H. habilis were more sophisticated than typical australopithecines or chimpanzee
Chimpanzee
Chimpanzee, sometimes colloquially chimp, is the common name for the two extant species of ape in the genus Pan. The Congo River forms the boundary between the native habitat of the two species:...

s. Yet despite tool usage,
H. habilis was not the master hunter that its sister species (or descendants) proved to be, as there is ample fossil evidence that H. habilis was a staple in the diet of large predatory animals such as Dinofelis
Dinofelis
Dinofelis is a genus of sabre-toothed cats belonging to the tribe Metailurini. They were widespread in Europe, Asia, Africa and North America at least 5 million to about 1.2 million years ago...

, a large scimitar-toothed predatory cat
Felidae
Felidae is the biological family of the cats; a member of this family is called a felid. Felids are the strictest carnivores of the thirteen terrestrial families in the order Carnivora, although the three families of marine mammals comprising the superfamily pinnipedia are as carnivorous as the...

 the size of a jaguar
Jaguar
The jaguar is a big cat, a feline in the Panthera genus, and is the only Panthera species found in the Americas. The jaguar is the third-largest feline after the tiger and the lion, and the largest in the Western Hemisphere. The jaguar's present range extends from Southern United States and Mexico...

.
H. habilis used tools primarily for scavenging, such as cleaving meat off carrion, rather than defense or hunting. Homo habilis is thought to be the ancestor of the lankier and more sophisticated Homo ergaster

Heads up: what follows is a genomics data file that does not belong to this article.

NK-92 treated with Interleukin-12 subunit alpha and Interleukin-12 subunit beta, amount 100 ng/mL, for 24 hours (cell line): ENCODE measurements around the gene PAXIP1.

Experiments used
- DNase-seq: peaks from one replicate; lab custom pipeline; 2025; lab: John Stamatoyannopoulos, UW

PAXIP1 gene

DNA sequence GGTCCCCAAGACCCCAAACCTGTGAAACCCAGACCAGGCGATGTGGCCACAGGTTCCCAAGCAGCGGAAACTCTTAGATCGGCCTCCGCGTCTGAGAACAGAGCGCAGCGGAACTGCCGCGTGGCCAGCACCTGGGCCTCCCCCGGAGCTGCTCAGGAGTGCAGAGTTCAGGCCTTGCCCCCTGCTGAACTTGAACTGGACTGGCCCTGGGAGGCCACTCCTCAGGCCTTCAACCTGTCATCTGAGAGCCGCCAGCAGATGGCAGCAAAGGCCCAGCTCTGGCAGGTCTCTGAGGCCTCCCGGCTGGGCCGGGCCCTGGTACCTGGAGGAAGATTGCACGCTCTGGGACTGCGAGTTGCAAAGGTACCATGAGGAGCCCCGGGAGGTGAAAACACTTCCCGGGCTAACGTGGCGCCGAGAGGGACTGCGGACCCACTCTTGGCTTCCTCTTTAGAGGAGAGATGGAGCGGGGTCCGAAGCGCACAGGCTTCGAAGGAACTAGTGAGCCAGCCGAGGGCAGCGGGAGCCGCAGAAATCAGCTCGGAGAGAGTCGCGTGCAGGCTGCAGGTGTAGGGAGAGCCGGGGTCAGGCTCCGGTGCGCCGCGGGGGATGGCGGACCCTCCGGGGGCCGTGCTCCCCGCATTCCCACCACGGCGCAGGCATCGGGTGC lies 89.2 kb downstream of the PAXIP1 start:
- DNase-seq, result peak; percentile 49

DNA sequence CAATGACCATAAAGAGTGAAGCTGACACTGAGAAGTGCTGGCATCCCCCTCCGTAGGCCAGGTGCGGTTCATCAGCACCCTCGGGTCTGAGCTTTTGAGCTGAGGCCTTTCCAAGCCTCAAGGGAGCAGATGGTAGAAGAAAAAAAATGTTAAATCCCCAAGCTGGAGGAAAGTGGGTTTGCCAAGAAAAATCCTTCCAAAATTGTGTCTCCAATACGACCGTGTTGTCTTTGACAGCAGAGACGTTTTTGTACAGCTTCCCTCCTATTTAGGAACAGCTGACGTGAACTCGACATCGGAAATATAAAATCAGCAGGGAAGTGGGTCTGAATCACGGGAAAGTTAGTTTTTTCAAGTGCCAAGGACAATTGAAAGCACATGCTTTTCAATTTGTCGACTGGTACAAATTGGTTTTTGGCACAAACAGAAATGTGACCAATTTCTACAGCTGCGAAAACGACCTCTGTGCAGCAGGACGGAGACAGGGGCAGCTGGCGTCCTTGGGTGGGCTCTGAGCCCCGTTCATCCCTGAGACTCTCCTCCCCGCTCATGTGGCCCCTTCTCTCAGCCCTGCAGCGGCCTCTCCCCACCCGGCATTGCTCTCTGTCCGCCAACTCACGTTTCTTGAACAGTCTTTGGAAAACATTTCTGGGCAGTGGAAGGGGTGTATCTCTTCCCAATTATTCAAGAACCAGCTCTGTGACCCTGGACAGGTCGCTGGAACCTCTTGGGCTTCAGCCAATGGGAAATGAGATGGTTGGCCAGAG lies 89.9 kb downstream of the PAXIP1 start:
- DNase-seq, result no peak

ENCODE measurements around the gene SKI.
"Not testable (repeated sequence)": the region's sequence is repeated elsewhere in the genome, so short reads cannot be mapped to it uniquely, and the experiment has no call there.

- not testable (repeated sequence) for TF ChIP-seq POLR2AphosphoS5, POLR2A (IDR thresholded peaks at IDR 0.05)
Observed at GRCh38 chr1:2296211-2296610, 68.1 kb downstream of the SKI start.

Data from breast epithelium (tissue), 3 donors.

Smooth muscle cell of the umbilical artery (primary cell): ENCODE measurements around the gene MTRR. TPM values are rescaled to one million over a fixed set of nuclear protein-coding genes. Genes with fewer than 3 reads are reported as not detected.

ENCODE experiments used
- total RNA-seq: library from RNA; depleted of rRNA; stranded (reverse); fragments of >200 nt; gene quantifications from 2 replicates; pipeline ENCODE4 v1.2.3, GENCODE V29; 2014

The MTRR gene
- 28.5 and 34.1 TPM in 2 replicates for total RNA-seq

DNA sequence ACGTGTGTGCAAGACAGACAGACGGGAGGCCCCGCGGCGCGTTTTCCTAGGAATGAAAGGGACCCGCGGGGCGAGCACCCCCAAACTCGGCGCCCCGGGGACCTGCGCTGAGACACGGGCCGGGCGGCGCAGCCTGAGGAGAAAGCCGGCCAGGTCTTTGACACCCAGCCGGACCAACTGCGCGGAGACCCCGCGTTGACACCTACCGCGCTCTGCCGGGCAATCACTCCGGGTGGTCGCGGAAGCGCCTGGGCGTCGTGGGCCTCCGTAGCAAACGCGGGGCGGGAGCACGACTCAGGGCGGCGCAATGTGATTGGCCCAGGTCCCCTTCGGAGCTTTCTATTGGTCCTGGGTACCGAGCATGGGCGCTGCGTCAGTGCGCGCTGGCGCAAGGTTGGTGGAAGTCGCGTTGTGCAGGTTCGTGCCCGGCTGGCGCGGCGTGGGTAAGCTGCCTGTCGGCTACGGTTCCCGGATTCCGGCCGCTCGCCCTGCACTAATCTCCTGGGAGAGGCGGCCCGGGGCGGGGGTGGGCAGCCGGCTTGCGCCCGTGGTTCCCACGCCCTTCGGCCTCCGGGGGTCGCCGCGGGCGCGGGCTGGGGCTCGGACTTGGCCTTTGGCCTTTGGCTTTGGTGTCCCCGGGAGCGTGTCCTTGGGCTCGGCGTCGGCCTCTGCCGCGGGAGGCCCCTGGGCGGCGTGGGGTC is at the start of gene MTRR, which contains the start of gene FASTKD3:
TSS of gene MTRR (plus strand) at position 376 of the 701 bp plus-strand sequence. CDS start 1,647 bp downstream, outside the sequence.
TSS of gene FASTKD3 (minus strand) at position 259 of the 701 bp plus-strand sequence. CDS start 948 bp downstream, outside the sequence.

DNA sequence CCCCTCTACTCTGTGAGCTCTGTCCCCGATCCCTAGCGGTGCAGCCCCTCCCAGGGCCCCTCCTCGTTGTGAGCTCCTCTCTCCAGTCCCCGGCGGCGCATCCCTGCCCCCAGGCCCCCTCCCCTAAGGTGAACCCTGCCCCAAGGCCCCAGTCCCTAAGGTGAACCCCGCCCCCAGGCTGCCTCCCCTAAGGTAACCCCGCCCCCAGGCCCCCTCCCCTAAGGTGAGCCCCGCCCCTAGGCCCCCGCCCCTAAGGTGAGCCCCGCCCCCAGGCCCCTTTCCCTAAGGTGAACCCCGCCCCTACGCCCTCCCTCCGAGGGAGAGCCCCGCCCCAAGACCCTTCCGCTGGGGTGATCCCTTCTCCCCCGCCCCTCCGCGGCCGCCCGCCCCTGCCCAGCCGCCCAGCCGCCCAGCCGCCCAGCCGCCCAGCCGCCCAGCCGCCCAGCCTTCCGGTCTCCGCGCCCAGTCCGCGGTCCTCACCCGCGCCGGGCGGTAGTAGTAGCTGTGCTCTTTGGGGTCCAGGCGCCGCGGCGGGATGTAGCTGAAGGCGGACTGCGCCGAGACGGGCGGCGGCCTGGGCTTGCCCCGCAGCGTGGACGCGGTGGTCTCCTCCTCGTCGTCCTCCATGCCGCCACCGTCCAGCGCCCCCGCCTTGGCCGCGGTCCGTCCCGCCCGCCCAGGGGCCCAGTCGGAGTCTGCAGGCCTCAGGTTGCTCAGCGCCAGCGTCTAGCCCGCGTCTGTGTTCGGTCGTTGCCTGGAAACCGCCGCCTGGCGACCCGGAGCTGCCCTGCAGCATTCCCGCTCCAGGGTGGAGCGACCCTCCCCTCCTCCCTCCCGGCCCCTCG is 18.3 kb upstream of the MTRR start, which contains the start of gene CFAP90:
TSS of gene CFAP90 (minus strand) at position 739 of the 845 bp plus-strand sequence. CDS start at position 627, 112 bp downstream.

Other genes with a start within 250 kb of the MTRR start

Homo ergaster
Homo ergaster is an extinct chronospecies of Homo that lived in eastern and southern Africa during the early Pleistocene, about 2.5–1.7 million years ago.There is still disagreement on the subject of the classification, ancestry, and progeny of H...

, which in turn gave rise to the more human-appearing species Homo erectus. Debates continue over whether H. habilis is a direct human ancestor, and whether all of the known fossils are properly attributed to the species.

Homo habilis co-existed with other Homo-like bipedal primates, such as Paranthropus boisei
Paranthropus boisei
Paranthropus boisei was an early hominin and described as the largest of the Paranthropus species...

, some of which prospered for many millennia. However, H. habilis, possibly because of its early tool innovation and a less specialized diet, became the precursor of an entire line of new species, whereas Paranthropus boisei and its robust relatives disappeared from the fossil record. Homo habilis may also have coexisted with Homo erectus in Africa for a period of 500,000 years.

See also


External links